From a discuss i had with a dev-friend (who worked a bit around SVP emulation):
    The SVP really execute/draw full parts of the game.
    For, exemple, the sega logo sequence (full animation, rotation) is 100% rulled by the SVP, the genesis just upload the rendered picture to VRAM and clear the framebuffer each frame.
    I don't know about the other part of the game but I think the genesis just send the cars and camera coordinates to the SVP (certainely a few other things) and let the SVP calculate all (polys screen coordinates...) and the drawing.

    He also told me that VirtuaRacing do not use any extra sound possibility (althought it is technicaly possible to add sound source from cartridge port)... strange.

    I read somewhere that the SVP was initialy planned to host virtua racing AND let the possibility to be controlled from segacd for disc based games (cheaper).
    Advantages were:
    -Game cost reduction
    -Adding 3D to the 2D (segacd rendered) with same fps.
    -blabla :p

    The actual cart cannot be controlled from segacd without HW modification (on the cart) so i think the idea was canned when the 32x idea came out.
     
    Last edited: Dec 27, 2005
  13. ASSEMbler

    ASSEMbler Administrator Staff Member

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    I have a megadrive magazine with a real detailed article. If someone volunteers to translate it ( I cant read kanji) I'll scan it. It also talks about the saturn, and it using a SH2, then two SH2.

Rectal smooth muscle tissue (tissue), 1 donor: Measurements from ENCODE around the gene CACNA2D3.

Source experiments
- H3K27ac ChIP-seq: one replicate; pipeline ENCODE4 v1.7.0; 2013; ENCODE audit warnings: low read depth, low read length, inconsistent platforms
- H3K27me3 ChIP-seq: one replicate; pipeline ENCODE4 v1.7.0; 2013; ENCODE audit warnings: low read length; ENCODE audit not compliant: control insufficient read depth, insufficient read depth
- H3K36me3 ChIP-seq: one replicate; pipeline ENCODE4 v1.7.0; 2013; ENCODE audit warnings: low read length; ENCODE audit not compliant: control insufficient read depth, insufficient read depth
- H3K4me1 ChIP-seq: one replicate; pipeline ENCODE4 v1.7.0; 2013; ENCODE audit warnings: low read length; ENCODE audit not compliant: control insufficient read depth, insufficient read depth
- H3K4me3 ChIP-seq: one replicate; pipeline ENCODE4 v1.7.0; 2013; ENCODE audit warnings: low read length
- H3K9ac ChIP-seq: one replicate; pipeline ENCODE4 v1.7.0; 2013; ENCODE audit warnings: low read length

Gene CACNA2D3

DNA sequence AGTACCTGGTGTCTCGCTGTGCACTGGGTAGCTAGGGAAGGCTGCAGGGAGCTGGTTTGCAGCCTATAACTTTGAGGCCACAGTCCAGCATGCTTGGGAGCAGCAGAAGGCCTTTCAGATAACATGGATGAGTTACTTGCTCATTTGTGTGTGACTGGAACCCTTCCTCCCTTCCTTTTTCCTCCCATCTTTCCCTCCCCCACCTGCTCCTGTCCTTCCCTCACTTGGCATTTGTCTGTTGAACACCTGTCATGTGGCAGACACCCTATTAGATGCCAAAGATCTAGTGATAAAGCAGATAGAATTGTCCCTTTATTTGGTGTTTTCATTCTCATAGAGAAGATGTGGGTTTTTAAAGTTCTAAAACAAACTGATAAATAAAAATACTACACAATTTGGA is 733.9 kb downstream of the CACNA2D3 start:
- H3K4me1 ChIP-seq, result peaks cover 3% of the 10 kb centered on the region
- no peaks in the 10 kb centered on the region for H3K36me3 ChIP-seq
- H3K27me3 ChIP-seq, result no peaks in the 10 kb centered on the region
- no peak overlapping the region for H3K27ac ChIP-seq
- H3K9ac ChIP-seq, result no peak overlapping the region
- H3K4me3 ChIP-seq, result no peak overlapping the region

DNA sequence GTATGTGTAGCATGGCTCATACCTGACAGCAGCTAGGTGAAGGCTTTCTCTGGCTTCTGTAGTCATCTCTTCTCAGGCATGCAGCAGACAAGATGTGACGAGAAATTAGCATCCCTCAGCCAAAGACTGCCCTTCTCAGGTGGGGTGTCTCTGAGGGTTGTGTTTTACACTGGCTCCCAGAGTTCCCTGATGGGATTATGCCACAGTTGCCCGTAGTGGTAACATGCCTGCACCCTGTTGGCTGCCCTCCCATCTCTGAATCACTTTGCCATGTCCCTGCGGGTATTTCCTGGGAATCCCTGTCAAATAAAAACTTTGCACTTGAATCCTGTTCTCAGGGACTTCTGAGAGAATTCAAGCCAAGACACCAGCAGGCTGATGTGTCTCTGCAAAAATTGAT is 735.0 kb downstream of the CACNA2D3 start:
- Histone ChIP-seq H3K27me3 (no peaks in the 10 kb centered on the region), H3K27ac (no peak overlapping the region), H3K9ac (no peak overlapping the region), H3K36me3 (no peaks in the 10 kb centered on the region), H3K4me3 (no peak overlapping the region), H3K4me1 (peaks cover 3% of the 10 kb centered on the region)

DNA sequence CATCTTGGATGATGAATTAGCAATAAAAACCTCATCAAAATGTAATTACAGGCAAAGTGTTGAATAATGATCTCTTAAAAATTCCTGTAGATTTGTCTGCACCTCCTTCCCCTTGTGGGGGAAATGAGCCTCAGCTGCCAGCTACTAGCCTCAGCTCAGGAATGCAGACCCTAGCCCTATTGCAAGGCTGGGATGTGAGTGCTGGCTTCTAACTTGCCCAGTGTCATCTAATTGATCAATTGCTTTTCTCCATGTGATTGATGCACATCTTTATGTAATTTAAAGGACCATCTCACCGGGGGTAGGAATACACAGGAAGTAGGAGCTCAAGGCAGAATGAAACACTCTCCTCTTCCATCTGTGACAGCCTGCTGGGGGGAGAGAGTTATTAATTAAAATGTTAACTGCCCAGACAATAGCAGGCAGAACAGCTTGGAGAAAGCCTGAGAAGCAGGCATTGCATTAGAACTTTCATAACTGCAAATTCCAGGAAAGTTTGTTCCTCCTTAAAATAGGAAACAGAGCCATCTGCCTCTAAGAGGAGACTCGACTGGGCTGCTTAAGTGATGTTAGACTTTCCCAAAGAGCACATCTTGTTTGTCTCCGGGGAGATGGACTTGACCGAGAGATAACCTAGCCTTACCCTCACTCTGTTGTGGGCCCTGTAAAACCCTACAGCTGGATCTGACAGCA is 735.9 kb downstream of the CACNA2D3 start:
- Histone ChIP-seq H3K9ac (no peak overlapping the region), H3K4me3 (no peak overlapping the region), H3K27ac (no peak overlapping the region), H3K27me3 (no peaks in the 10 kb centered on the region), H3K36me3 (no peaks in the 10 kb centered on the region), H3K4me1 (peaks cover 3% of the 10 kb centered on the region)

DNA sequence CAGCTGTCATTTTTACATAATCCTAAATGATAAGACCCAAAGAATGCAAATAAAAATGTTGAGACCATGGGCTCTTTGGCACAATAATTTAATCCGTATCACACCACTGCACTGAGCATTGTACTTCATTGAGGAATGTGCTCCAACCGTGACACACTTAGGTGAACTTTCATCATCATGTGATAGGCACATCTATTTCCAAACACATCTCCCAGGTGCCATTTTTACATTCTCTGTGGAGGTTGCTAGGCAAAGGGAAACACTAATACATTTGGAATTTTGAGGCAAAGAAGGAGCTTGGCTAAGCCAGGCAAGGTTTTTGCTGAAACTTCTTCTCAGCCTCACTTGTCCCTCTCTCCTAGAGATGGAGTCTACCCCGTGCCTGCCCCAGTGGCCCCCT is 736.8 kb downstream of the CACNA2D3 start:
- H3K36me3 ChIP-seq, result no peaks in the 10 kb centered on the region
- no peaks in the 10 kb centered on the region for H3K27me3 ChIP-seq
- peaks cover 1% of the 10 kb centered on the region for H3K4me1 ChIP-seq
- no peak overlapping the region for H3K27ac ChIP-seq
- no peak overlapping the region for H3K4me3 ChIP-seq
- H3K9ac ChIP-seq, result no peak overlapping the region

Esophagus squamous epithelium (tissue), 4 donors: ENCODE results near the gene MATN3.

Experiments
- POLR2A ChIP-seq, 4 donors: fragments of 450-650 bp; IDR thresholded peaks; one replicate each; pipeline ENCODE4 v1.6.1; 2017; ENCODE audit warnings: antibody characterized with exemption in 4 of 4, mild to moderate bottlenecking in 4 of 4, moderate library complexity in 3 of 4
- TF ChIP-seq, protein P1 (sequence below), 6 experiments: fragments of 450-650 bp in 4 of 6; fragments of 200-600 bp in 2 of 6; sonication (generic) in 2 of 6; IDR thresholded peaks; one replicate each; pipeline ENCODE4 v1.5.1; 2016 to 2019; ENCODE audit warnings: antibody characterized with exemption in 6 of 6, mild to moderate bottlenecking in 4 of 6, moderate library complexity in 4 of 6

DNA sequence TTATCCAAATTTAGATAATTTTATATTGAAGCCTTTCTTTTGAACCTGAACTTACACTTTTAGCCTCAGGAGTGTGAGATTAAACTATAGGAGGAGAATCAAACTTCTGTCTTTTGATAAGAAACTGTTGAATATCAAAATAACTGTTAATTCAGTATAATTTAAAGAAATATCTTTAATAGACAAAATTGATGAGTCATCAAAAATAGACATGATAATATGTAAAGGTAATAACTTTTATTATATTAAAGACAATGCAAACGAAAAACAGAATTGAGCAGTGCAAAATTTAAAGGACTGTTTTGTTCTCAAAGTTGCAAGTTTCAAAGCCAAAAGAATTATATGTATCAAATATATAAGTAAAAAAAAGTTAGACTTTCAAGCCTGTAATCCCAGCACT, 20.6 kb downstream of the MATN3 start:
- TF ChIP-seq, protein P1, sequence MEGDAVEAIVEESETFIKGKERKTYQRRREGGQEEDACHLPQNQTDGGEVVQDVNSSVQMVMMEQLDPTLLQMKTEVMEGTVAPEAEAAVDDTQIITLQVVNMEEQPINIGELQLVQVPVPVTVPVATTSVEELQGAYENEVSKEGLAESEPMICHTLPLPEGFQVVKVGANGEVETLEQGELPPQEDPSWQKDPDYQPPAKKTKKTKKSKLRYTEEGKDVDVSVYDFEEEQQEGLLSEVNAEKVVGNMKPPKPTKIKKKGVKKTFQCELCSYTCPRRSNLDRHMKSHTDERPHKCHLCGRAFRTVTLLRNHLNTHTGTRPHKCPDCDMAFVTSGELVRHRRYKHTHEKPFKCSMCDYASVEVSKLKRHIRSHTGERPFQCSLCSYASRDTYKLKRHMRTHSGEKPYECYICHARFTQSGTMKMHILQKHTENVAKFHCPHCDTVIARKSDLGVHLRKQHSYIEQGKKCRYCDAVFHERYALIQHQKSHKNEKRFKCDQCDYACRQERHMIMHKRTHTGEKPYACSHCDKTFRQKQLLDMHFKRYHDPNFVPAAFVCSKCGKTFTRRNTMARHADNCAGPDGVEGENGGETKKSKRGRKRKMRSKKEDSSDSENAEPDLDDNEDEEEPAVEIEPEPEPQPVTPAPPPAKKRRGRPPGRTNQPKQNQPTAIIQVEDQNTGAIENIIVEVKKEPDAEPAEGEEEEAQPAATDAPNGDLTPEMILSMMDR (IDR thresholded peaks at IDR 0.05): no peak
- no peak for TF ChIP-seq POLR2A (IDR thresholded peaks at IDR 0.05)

Another thing is it shows most of the early saturn titles as being cart, and what looks like a 32x verison of clockwork knight.
     
  14. Anthaemia.

    Anthaemia. The Original VF3 Fangirl™

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    I'm not entirely ruling out the possibility of Clockwork Knight existing on the 32X, but wasn't this always intended by Sega as one of three specially-developed Saturn launch titles (along with Panzer Dragoon and International Victory Goal)? If there really is an earlier version - and not just the SGI tech demo, as featured at the 1994 Winter CES - then I'd love to see this...
     
  15. Yakumo

    Yakumo Pillar of the Community *****

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    There is no 32X version of Clockwork knight. Those images shown on the net and the ones I posted pictures of ages ago were for the Saturn version. Panzer Dragoon may have been for the 32X but I had and actually know what happened to it now, a video of a very early real time CG demo of Panzer Dragoon. It looks nothing like the final version in fact more like the so called 32X version. The dragon was flying down a shallow canyon then entered a cave. I remember it looked pretty retarded quite like the so called 32X shots. Anyway, that video which also had a Daytona car demo driving in circles around a mode 7 floor, and very early Virtua Fighter tech demo was given to someone who was once a good friend but turned out to be a right git after knowing him for years. That's who has the video tape. I haven't talked to him in years and I doubt he still has that tape so it is as good as lost forever unless someone at Sega Japan leaks it. The tape I had originated from Sega Japan which was then sent to Sega Europe in London which then ended up in the hands of a very big name in the fan subtitled anime ring who gave me a copy. If I knew then how important that tape was I would have never of gave it way.

    Yakumo
     
  16. Anthaemia.

    Anthaemia. The Original VF3 Fangirl™